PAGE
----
Salvation history is human history

Second Sunday of Advent

Baruch 5:1-9

Jerusalem, take off your robe of mourning and misery; put on the splendor of glory from God forever: wrapped in the cloak of justice from God, bear on your head the mitre that displays the glory of the eternal name. For God will show all the earth your splendor: you will be named by God forever the peace of justice, the glory of God’s worship. Up, Jerusalem! stand upon the heights; look to the east and see your children gathered from the east and the west at the word of the Holy One, rejoicing that they are remembered by God. Led away on foot by their enemies they left you: but God will bring them back to you borne aloft in glory as on royal thrones. For God has commanded that every lofty mountain be made low, and that the age-old depths and gorges be filled to level ground, that Israel may advance secure in the glory of God. The forests and every fragrant kind of tree have overshadowed Israel at God’s command; for God is leading Israel in joy by the light of his glory, with his mercy and justice for company.

Philippians 1:4-6, 8-11

Brothers and sisters: I pray always with joy in my every prayer for all of you, because of your partnership for the gospel from the first day until now. I am confident of this, that the one who began a good work in you will continue to complete it until the day of Christ Jesus. God is my witness, how I long for all of you with the affection of Christ Jesus. And this is my prayer: that your love may increase ever more and more in knowledge and every kind of perception, to discern what is of value, so that you may be pure and blameless for the day of Christ, filled with the fruit of righteousness that comes through Jesus Christ for the glory and praise of God.

Luke 3:1-6

In the fifteenth year of the reign of Tiberius Caesar, when Pontius Pilate was governor of Judea, and Herod was tetrarch of Galilee, and his brother Philip tetrarch of the region of Ituraea and Trachonitis, and Lysanias was tetrarch of Abilene, during the high priesthood of Annas and Caiaphas, the word of God came to John the son of Zechariah in the desert. John went throughout the whole region of the Jordan, proclaiming a baptism of repentance for the forgiveness of sins, as it is written in the book of the words of the prophet Isaiah: A voice of one crying out in the desert: “Prepare the way of the Lord, make straight his paths. Every valley shall be filled and every mountain and hill shall be made low. The winding roads shall be made straight, and the rough ways made smooth, and all flesh shall see the salvation of God.”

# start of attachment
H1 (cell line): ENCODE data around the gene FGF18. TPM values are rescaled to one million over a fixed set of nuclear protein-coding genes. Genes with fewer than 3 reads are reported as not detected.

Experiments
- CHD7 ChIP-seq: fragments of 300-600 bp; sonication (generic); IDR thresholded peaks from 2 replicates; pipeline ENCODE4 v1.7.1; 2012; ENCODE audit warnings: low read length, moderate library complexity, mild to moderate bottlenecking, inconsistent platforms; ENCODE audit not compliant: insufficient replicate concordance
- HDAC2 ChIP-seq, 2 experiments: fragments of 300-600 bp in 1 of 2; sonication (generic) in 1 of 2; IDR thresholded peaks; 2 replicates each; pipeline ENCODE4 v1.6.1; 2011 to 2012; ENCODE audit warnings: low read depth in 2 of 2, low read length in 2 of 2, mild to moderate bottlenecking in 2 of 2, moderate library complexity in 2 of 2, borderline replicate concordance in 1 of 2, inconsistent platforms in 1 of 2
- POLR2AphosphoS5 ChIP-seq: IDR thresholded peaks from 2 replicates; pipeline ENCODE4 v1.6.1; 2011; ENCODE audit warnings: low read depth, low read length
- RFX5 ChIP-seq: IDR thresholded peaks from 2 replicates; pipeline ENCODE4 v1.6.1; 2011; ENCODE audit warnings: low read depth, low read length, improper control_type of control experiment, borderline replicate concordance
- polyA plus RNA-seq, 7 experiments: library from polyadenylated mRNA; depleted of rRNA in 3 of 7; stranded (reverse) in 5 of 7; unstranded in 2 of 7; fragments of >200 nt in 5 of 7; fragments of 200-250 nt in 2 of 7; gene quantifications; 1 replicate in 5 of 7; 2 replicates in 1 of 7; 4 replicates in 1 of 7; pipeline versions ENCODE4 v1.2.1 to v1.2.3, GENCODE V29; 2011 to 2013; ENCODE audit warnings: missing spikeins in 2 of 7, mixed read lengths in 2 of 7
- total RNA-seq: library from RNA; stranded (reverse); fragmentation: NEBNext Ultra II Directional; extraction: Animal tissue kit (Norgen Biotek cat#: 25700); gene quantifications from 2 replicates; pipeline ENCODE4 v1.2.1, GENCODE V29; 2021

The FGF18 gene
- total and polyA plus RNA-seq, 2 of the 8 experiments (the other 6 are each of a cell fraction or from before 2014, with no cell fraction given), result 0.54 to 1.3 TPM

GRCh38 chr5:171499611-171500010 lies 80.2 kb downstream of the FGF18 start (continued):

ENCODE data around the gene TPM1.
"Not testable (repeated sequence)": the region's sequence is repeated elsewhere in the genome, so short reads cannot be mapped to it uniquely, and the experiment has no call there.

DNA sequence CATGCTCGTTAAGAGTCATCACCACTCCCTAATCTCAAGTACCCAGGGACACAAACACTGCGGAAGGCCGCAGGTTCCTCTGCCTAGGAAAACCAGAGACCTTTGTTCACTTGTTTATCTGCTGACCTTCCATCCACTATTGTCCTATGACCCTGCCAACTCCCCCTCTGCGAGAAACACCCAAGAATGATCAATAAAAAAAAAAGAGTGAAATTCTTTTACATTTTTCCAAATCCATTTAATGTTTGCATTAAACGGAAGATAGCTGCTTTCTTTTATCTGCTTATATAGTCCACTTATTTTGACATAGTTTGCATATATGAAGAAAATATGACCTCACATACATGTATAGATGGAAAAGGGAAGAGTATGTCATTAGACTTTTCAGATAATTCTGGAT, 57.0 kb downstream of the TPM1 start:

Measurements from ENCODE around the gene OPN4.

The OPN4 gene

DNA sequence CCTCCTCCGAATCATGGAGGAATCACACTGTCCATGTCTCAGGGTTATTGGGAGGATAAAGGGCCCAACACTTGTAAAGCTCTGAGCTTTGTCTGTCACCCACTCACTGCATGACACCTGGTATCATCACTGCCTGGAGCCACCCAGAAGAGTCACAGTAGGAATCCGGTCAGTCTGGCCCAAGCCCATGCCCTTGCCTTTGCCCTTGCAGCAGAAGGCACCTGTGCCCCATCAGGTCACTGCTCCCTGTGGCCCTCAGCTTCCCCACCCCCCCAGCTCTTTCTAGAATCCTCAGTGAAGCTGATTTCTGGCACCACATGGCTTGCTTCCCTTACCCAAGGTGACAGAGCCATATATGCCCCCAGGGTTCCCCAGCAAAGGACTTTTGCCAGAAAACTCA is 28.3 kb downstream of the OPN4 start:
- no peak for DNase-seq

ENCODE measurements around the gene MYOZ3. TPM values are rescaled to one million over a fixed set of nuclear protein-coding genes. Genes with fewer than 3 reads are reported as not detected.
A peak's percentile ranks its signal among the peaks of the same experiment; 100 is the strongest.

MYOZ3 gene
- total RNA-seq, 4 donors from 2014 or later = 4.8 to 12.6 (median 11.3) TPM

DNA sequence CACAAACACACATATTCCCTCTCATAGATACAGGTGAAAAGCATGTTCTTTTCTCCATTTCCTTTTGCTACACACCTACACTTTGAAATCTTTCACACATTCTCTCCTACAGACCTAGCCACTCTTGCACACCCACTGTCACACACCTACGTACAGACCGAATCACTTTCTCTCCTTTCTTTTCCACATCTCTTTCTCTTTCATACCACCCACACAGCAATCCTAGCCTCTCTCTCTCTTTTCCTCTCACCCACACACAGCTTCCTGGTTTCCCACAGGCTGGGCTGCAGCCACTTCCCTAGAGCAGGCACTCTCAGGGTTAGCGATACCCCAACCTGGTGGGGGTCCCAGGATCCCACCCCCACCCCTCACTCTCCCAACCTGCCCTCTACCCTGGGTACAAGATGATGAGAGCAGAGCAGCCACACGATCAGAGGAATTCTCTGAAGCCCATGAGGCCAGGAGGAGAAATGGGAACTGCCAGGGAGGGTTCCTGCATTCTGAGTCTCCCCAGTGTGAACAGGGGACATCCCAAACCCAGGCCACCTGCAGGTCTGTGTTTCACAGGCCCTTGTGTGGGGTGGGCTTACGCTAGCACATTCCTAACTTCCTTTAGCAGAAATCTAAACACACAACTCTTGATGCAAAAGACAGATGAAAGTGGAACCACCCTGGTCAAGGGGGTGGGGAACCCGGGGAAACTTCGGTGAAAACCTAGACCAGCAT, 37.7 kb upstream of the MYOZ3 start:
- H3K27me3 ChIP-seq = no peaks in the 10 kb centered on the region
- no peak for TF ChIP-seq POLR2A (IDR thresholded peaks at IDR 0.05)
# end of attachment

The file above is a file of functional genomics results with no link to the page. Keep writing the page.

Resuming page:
One common phenomenon when reading the Bible is seeing its stories within the confinement of the biblical realm, as if they were disconnected and unrelated to the rest of our world. Luke wrote his gospel from a historical perspective – not a chronological history book with which we are familiar – but on the history of salvation. By aligning Jesus’ birth (rf Lk 2:1-2) and the emergence of John the Baptist (rf Lk 3:1-2) with the facts of the contemporary world and secular history, Luke reminds his readers that salvation history is human history (rf Lk 1:5, 2:1-2, 3:1-2, Acts 4:6, 11:28, 18:2, 12).